4340 A widely used alloy for aircraft structures today. Nickel added to chemistry to vastly improves ductility and toughness. Can be heat treated to very high strength levels (variants like 300M 4330V, D6AC and Hy-Tuf have specialized properties allowing heat treatment to very high strength levels for landing gear struts, Navy aircraft arrestor hooks, etc.). One variant can be welded (D6AC) and is widely used in Space Shuttle booster components. Excellent, almost unparalleled fatigue properties in the right heat treat conditions. Standard 4340 normally is not weldable. Has some "habits" that need special attention during heat treatment. Good machinability. Most definitely needs surface protection to prevent corrosion. Standard surface prep before plating but care should be exercised to prevent pitting and embrittlement from pickle. Can be very susceptible to hydrogen embrittlement in the higher strength levels ( > Rc 36). Sometimes found in casting applications. Tremendous data base from decades of commercial and military aircraft use.

6150 A chrome vanadium alloy similar to 4340. Similar comments on uses and plating precautions as for 4340.

8620 & 9310 & 4620 Chrome-Molybdenum-Nickel alloys widely used as a carburizing grade of steel (surface hardened for wear resistance-surface hardness Rc 60+). High core hardness (Rc30-40 range) usually. Excellent toughness and strength. Can be welded but not widely seen. Similar comments on uses and metal finishing precautions as for 4340. If carburized: a) baking must be at the lower 275 deg. F temperature b) extra precautions during acid cleaning due to the very high strength-hardness carburized surface.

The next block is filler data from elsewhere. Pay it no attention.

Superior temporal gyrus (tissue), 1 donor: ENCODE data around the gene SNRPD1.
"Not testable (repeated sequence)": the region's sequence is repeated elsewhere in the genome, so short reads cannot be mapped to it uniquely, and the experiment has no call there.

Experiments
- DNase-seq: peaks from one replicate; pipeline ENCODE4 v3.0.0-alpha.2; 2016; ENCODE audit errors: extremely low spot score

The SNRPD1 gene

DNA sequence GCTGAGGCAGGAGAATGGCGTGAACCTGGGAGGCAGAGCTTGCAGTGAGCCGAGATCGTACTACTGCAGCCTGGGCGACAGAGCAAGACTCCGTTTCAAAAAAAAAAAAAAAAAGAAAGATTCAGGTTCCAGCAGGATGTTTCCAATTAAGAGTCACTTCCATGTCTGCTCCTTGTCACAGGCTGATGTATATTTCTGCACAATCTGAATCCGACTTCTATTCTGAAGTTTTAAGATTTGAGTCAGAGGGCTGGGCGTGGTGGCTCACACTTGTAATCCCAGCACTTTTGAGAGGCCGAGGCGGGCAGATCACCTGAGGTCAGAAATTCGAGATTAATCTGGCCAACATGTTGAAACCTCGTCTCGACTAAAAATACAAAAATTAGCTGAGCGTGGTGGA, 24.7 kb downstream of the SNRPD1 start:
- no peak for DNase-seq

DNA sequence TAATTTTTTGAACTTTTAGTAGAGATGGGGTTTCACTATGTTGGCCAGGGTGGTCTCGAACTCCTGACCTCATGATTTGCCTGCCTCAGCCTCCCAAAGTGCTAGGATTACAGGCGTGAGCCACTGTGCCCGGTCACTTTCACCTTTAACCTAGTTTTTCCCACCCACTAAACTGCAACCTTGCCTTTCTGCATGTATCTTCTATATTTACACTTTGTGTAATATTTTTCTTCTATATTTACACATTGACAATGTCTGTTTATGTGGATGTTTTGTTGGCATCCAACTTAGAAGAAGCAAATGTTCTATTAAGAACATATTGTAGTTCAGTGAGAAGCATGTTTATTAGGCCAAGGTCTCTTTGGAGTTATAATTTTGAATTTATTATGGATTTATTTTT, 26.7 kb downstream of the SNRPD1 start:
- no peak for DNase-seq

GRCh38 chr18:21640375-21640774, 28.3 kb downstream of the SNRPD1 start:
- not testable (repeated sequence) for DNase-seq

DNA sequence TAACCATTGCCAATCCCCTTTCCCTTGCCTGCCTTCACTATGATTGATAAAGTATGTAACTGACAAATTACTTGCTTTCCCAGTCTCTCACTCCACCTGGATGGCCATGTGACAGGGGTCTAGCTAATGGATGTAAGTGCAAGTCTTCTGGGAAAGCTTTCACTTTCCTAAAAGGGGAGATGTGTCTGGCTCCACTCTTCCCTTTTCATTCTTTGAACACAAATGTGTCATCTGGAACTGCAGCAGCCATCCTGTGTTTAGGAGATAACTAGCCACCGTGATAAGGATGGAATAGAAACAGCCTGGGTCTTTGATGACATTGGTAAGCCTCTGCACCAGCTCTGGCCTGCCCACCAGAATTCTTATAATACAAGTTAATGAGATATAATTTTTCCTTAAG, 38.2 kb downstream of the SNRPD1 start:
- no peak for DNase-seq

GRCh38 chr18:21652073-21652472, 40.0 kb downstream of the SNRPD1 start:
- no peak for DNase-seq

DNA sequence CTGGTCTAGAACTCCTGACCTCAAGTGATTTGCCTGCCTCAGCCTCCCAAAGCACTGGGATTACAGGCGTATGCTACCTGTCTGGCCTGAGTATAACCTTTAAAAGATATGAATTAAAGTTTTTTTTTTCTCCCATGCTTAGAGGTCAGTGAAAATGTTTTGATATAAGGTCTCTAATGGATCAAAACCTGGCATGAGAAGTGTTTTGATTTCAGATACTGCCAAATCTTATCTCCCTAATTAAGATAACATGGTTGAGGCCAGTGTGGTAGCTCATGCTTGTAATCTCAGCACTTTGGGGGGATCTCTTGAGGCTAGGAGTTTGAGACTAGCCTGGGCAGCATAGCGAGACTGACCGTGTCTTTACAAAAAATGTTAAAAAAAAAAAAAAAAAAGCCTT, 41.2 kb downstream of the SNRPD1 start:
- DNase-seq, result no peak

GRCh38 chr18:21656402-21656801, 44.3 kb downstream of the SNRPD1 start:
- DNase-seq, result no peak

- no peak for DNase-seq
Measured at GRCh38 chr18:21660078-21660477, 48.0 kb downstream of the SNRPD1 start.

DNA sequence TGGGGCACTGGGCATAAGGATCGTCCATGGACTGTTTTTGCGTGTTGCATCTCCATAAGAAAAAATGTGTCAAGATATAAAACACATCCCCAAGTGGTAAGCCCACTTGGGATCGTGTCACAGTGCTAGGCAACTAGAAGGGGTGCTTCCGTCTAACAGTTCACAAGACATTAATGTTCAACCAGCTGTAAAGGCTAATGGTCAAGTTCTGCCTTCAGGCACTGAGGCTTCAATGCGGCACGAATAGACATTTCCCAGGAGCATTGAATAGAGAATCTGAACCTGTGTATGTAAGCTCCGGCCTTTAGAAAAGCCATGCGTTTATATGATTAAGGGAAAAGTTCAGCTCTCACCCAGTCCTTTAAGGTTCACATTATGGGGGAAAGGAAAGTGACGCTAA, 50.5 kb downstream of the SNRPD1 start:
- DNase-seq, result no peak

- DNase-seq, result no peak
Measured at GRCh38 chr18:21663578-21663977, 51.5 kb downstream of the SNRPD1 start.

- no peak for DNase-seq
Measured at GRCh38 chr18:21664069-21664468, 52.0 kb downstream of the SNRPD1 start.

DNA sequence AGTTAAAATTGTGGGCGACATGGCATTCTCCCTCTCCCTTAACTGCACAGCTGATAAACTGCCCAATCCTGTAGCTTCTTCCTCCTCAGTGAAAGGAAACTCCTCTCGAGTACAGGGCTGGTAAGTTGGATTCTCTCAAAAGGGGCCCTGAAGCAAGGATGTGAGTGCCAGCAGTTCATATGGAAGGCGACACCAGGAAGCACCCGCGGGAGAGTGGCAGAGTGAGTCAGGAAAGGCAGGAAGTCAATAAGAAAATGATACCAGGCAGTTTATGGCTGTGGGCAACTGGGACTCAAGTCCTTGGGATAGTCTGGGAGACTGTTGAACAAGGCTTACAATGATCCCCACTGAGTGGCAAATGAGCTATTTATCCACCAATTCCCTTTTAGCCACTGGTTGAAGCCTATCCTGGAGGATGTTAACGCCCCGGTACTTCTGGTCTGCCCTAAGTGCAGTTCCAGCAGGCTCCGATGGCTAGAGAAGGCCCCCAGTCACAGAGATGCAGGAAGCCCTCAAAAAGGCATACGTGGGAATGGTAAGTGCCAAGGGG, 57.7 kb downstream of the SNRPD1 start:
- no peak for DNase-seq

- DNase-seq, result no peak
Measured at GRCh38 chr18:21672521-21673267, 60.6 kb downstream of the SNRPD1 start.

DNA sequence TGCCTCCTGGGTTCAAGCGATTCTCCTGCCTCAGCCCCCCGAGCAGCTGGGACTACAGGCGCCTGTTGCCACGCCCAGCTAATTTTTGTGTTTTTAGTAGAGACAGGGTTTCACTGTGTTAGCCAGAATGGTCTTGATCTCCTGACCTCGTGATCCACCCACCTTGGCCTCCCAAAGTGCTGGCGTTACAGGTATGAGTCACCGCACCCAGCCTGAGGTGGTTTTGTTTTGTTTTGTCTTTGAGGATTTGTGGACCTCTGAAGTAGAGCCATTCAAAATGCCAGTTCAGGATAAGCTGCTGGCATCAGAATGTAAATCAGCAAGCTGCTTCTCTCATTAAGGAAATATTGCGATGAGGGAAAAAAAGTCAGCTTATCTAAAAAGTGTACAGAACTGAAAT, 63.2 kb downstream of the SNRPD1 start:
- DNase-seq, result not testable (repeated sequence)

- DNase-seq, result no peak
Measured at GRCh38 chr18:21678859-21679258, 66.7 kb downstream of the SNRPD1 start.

52100 A high carbon (1%), high chrome alloy steel. The workhorse steel for ball and roller bearings. Commonly heat treated to very high strength - Rc 60 and up. Usually does not see metal finishing as corrosion protection is afforded by oils and grease within bearing assemblies. Care should be exercised to prevent pitting and hydrogen embrittlement if surface finishing - surface preparation is called for. Newer bearing applications sometimes require thin dense chrome plating. Almost always requires baking at lower temperatures - 275 deg. F - for embrittlement relief to avoid over tempering during the bake.

High Alloy Steels

Maraging - 9Ni-4Co - AF1410 - Aero-Met 100 group. Higher alloy content than the low alloy steels, but not to the level of stainless or heat resistance alloys. Usually have high nickel, moly or cobalt contents, but lower chrome (<12%). Very high strength (above 250,000 psi or >Rc50). A sophisticated alloy group, used for critical high strength applications in aircraft and missiles. Usually requires metal finishing for corrosion or surface wear improvement. Caution during metal finishing is recommended to prevent pitting and hydrogen embrittlement. Surface prep is more complicated due to high cobalt and nickel content. Stripping of nickel type plating from these steels can be tricky due to the high nickel content of the steel. Can be susceptible to hydrogen embrittlement in these higher strength levels.